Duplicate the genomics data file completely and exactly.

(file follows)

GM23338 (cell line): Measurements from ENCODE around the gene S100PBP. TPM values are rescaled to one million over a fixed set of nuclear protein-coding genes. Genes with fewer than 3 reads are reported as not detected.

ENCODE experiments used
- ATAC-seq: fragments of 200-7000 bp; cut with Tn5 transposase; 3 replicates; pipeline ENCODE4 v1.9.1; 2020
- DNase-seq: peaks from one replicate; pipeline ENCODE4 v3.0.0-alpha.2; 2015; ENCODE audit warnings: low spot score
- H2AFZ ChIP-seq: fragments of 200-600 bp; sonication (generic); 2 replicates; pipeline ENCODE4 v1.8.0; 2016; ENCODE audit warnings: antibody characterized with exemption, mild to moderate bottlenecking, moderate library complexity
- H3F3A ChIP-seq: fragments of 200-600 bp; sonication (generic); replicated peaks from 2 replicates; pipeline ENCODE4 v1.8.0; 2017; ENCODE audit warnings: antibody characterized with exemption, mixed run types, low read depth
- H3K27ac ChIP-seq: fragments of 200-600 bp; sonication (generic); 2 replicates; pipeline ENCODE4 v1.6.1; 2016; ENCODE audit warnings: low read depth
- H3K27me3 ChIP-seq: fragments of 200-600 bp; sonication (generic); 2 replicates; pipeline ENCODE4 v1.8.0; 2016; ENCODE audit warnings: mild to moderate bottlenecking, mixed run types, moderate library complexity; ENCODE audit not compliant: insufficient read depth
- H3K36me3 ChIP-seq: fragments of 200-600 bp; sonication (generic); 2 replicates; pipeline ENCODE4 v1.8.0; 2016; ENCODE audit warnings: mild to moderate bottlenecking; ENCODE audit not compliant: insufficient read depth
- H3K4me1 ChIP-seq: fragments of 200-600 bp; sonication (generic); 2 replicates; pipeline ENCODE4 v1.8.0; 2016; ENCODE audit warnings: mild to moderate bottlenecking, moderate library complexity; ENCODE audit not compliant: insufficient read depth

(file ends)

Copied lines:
GM23338 (cell line): Measurements from ENCODE around the gene S100PBP. TPM values are rescaled to one million over a fixed set of nuclear protein-coding genes. Genes with fewer than 3 reads are reported as not detected.

ENCODE experiments used
- ATAC-seq: fragments of 200-7000 bp; cut with Tn5 transposase; 3 replicates; pipeline ENCODE4 v1.9.1; 2020
- DNase-seq: peaks from one replicate; pipeline ENCODE4 v3.0.0-alpha.2; 2015; ENCODE audit warnings: low spot score
- H2AFZ ChIP-seq: fragments of 200-600 bp; sonication (generic); 2 replicates; pipeline ENCODE4 v1.8.0; 2016; ENCODE audit warnings: antibody characterized with exemption, mild to moderate bottlenecking, moderate library complexity
- H3F3A ChIP-seq: fragments of 200-600 bp; sonication (generic); replicated peaks from 2 replicates; pipeline ENCODE4 v1.8.0; 2017; ENCODE audit warnings: antibody characterized with exemption, mixed run types, low read depth
- H3K27ac ChIP-seq: fragments of 200-600 bp; sonication (generic); 2 replicates; pipeline ENCODE4 v1.6.1; 2016; ENCODE audit warnings: low read depth
- H3K27me3 ChIP-seq: fragments of 200-600 bp; sonication (generic); 2 replicates; pipeline ENCODE4 v1.8.0; 2016; ENCODE audit warnings: mild to moderate bottlenecking, mixed run types, moderate library complexity; ENCODE audit not compliant: insufficient read depth
- H3K36me3 ChIP-seq: fragments of 200-600 bp; sonication (generic); 2 replicates; pipeline ENCODE4 v1.8.0; 2016; ENCODE audit warnings: mild to moderate bottlenecking; ENCODE audit not compliant: insufficient read depth
- H3K4me1 ChIP-seq: fragments of 200-600 bp; sonication (generic); 2 replicates; pipeline ENCODE4 v1.8.0; 2016; ENCODE audit warnings: mild to moderate bottlenecking, moderate library complexity; ENCODE audit not compliant: insufficient read depth